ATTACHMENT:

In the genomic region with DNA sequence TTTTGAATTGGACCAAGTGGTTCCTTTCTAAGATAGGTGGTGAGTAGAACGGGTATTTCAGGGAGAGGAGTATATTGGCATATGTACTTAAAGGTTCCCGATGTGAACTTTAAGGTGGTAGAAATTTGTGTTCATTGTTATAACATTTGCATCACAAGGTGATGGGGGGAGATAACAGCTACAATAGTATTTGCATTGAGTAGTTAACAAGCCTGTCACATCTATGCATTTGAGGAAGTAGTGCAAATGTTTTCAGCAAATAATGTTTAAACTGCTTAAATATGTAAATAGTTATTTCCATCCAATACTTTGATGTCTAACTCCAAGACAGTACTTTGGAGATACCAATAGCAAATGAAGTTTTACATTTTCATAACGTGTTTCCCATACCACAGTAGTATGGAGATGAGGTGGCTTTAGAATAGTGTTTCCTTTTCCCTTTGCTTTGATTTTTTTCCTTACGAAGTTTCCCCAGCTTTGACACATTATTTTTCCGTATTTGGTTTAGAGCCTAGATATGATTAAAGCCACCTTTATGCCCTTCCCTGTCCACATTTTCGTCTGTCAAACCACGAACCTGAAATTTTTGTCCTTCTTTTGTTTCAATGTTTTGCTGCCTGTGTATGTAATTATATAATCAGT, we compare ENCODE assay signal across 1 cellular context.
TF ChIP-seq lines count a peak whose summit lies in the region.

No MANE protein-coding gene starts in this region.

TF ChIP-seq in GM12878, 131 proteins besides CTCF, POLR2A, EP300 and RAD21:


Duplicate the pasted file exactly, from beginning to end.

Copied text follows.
In the genomic region with DNA sequence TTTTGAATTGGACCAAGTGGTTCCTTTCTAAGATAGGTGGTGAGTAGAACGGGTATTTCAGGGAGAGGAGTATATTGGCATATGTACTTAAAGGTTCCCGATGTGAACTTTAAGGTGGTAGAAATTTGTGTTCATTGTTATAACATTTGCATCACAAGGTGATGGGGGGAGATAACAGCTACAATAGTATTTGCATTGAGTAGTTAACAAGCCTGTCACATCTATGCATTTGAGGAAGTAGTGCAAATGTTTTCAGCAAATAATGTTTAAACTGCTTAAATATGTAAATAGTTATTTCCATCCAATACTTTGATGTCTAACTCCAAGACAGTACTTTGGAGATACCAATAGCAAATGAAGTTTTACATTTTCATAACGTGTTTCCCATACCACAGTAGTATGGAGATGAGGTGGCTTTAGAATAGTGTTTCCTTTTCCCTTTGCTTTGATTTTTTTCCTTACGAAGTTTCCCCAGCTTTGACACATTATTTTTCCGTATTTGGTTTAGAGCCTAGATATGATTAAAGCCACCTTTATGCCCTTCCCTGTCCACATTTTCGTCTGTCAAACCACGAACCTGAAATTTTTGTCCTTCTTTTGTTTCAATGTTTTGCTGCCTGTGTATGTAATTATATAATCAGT, we compare ENCODE assay signal across 1 cellular context.
TF ChIP-seq lines count a peak whose summit lies in the region.

No MANE protein-coding gene starts in this region.

TF ChIP-seq in GM12878, 131 proteins besides CTCF, POLR2A, EP300 and RAD21: